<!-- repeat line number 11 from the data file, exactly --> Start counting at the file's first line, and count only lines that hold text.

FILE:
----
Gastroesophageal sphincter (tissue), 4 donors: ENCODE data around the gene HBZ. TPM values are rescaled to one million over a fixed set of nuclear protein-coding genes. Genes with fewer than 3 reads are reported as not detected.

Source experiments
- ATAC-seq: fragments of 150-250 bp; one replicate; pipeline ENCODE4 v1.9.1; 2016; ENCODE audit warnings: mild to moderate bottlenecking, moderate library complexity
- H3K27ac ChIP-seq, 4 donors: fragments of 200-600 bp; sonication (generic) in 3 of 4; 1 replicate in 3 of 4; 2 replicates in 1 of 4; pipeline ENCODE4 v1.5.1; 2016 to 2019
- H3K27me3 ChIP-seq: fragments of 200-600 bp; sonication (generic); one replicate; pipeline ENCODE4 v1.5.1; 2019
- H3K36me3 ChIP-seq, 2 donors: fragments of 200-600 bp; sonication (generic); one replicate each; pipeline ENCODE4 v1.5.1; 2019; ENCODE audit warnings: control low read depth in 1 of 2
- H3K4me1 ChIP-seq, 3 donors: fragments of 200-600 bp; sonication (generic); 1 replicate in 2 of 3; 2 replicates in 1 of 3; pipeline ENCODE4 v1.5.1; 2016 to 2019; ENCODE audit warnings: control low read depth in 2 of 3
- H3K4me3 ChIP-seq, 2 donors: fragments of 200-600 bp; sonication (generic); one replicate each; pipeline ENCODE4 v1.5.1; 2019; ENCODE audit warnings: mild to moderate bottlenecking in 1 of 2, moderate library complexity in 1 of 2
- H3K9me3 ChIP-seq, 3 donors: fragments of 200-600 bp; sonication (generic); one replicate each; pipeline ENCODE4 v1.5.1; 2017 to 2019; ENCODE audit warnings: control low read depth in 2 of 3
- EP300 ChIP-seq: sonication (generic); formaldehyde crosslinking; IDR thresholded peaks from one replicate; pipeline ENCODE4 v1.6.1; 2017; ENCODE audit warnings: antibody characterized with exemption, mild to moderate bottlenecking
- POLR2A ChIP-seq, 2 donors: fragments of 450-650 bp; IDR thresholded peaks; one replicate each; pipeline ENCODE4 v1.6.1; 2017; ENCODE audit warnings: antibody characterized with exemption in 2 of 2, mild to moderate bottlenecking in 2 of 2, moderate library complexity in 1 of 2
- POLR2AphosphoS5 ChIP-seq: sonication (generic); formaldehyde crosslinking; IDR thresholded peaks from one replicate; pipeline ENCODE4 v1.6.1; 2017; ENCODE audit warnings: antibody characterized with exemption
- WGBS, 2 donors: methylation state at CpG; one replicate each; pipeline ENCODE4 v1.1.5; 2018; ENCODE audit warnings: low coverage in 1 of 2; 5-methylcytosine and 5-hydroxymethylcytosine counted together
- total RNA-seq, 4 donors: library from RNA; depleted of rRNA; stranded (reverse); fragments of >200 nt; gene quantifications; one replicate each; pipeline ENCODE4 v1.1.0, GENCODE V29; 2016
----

- POLR2A ChIP-seq, 2 donors: fragments of 450-650 bp; IDR thresholded peaks; one replicate each; pipeline ENCODE4 v1.6.1; 2017; ENCODE audit warnings: antibody characterized with exemption in 2 of 2, mild to moderate bottlenecking in 2 of 2, moderate library complexity in 1 of 2